State treasurers deceive Congress on city, state bailouts

Kansas State Treasurer Lynn Rogers is one of 17 state treasurers who signed a letter to Congress asking to gift $350 billion to cities and states so they don’t have to find ways to operate more efficiently.  They didn’t put it that way, naturally, but a quick review of the data indicates that that is the essence of their plea.

These self-described “guardians of (their) states’ fiscal health” didn’t let facts get in the way of their request for a handout from taxpayers.

Their letter says “tax revenues have plummeted” but conveniently cites nothing to back it up.  Marc Joffe, Senior Policy Analyst at Reason Foundation, has been tracking state revenues and the data gives a dramatically different picture than painted by those 17 state treasurers.

Collectively, those 17 states have a 1.8% increase in tax revenue for calendar 2020; nine states have higher revenue, and eight are down compared to 2019.

As Joffe wrote earlier this month at Reason, “There is a large range of outcomes, with some states, including Alaska and Hawaii, seeing double-digit decreases that were predicted. Meanwhile, states like Idaho, Colorado, South Dakota, and Utah experienced the largest revenue increases.”

Reason Foundation map showing the percentage change in 2020 state revenues

Total tax revenue for the 50 states and the District of Columbia is just one one-hundredth of one percent lower – $97 million below the $970 billion collected in 2019.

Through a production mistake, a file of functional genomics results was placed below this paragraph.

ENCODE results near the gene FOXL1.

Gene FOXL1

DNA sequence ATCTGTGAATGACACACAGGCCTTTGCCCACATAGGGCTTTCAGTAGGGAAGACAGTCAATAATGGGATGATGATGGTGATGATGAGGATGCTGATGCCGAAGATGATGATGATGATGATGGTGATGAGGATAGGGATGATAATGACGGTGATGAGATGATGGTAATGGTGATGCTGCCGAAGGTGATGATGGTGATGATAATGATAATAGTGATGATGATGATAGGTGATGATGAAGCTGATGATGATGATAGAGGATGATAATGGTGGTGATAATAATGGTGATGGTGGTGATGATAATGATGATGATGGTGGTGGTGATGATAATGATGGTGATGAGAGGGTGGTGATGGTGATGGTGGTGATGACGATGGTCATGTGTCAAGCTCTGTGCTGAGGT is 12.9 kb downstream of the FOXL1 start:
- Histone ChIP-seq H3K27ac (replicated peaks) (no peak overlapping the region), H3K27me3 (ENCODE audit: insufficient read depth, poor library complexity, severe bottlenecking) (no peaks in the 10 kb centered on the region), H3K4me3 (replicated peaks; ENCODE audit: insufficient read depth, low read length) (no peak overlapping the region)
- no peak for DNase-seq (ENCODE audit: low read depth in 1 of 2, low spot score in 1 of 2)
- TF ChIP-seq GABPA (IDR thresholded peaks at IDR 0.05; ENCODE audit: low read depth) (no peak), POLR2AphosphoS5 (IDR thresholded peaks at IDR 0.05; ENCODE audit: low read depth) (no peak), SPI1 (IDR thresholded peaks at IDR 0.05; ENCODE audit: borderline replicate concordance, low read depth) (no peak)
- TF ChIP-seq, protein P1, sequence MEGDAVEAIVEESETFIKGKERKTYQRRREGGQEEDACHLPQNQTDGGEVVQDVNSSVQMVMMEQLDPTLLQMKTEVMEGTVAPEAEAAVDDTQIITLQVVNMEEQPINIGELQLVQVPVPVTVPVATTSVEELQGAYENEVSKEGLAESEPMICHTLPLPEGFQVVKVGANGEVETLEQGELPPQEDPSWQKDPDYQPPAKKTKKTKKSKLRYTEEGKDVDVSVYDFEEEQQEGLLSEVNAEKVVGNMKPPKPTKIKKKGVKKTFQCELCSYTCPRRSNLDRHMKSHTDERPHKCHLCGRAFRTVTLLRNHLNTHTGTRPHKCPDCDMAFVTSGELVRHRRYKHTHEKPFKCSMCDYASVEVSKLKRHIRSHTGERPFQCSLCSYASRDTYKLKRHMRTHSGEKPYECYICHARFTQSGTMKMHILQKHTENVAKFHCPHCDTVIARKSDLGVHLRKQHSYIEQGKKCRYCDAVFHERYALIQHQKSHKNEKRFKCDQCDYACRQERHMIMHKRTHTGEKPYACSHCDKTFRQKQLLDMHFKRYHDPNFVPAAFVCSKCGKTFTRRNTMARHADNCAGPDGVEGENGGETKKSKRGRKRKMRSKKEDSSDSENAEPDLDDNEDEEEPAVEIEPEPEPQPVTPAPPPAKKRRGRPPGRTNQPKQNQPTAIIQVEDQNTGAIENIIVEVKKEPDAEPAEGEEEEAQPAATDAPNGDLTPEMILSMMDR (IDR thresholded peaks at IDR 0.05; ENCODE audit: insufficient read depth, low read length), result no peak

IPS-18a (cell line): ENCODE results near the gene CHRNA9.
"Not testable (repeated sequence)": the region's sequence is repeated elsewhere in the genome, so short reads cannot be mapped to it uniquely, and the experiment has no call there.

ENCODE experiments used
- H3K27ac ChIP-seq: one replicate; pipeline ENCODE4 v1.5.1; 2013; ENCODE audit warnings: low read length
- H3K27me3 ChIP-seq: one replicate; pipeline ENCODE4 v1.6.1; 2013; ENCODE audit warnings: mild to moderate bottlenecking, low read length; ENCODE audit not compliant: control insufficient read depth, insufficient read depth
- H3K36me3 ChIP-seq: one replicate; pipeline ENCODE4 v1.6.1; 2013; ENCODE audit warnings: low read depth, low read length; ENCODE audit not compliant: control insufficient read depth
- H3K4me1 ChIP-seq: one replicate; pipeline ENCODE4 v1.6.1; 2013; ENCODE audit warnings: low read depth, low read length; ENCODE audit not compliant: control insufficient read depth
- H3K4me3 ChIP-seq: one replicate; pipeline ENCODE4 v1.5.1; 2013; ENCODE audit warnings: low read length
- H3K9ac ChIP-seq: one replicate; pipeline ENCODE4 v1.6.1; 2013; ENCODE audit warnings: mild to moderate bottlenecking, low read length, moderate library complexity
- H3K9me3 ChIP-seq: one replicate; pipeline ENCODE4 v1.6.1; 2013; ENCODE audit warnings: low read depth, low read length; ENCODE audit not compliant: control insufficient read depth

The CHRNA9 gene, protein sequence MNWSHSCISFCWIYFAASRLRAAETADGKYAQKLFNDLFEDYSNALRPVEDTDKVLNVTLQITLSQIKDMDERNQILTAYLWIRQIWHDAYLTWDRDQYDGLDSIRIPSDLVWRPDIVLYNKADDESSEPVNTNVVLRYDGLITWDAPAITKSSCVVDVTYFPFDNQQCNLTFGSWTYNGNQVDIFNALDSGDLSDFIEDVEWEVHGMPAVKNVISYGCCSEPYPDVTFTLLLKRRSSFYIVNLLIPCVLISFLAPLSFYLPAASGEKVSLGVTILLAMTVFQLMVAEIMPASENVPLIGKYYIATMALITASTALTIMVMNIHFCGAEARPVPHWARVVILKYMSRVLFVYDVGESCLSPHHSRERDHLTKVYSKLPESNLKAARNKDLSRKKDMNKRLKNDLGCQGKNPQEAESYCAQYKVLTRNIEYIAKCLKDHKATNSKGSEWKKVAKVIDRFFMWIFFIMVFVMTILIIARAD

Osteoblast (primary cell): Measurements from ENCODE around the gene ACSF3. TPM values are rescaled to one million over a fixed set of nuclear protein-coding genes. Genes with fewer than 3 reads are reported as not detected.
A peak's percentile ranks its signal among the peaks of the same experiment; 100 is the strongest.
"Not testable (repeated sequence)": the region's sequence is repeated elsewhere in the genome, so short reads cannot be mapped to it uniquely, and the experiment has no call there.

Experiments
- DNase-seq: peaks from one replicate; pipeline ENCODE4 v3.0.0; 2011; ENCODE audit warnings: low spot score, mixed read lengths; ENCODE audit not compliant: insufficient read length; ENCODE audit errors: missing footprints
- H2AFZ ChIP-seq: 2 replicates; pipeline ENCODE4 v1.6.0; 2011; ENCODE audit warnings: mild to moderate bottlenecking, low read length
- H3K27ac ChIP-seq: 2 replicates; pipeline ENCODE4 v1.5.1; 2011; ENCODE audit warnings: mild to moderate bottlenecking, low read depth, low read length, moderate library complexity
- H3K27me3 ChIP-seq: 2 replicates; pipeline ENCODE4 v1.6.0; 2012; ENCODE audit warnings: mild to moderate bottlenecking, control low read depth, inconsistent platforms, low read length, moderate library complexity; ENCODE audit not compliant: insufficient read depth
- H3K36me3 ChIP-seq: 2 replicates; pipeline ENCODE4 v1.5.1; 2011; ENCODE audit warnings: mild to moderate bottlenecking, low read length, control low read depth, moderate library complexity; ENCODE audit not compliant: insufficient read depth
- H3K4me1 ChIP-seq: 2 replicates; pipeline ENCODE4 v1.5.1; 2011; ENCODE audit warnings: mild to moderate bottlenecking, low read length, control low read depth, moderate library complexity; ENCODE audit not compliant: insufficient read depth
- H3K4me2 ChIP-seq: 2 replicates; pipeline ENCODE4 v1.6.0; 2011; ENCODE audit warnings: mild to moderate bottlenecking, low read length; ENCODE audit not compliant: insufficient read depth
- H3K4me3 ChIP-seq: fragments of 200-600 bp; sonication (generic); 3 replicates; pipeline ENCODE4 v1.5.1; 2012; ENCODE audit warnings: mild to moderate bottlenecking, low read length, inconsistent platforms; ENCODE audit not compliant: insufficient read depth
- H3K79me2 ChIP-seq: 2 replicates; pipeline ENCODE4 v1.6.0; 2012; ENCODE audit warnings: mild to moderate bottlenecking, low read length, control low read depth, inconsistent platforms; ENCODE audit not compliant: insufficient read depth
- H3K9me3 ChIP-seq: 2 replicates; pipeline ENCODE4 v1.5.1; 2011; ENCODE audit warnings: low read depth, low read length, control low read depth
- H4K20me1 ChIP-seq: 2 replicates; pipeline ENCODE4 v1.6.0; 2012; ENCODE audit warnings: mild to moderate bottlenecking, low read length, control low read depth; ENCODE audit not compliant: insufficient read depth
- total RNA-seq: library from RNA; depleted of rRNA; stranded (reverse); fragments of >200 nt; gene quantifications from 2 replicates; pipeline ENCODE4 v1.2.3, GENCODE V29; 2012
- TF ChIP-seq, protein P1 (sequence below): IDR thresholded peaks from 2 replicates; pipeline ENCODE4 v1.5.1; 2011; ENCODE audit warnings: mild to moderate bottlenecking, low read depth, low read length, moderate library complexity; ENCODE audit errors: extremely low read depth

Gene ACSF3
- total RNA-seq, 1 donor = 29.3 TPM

State treasurers push economic growth fallacy

Those ‘guardians of state fiscal health’ also repeated the Keynesian notion that government spending creates a booming economy, saying “every dollar invested pays dividends for the national economy to the tune of $1.36 in GDP growth.”  Those who subscribe to that thinking conveniently ignore the consequences of government spending – current or future tax increases, which more than offsets any so-called stimulus.

Thomas Sowell said, “If increased government spending with borrowed or newly created money is a ‘stimulus,’ then the Weimar Republic should have been stimulated to unprecedented prosperity, instead of runaway inflation and widespread economic desperation that ultimately brought Adolf Hitler to power.”

States that spend less, tax less

Flat tax collections might seem like plummeting tax revenue in government parlance, where not getting as much of an increase as anticipated is considered a ‘cut,’ but individuals and companies routinely deal with adjustments of this nature without begging for handouts.

States and cities facing revenue declines should learn from their more efficient counterparts. Every state provides the same basic basket of services (e.g., education, social services, transportation) but some find ways to operate more efficiently, and that alone allows them to have lower taxes.

In 2018, the states that tax income spent 55% more per resident than the states without an income tax.[i]  The states without an income tax spent an average $2,883 vs. $4,477 for the others.  Large states like Texas ($2,585) and Florida (S2,327) are among the states without an income tax, but so are small states like South Dakota ($3,434) and New Hampshire ($2,773).

Nevada, another state that doesn’t tax income, has the lowest spending per resident among the states whose treasurers have their hands out ($3,084) but the others spend a lot more.  The next lowest spender, Kansas ($4,040), has many opportunities to reduce costs, and Delaware is the highest $8,383).

State legislators are the real guardians of states’ fiscal health. They should lead the way in reducing unnecessary spending to balance state budgets and give taxpayers a much-needed break.

 

 

[i] State Expenditure Report, National Association of State Budget Officers; 2018 actual expenditures less spending from the issuance of debt and federal spending.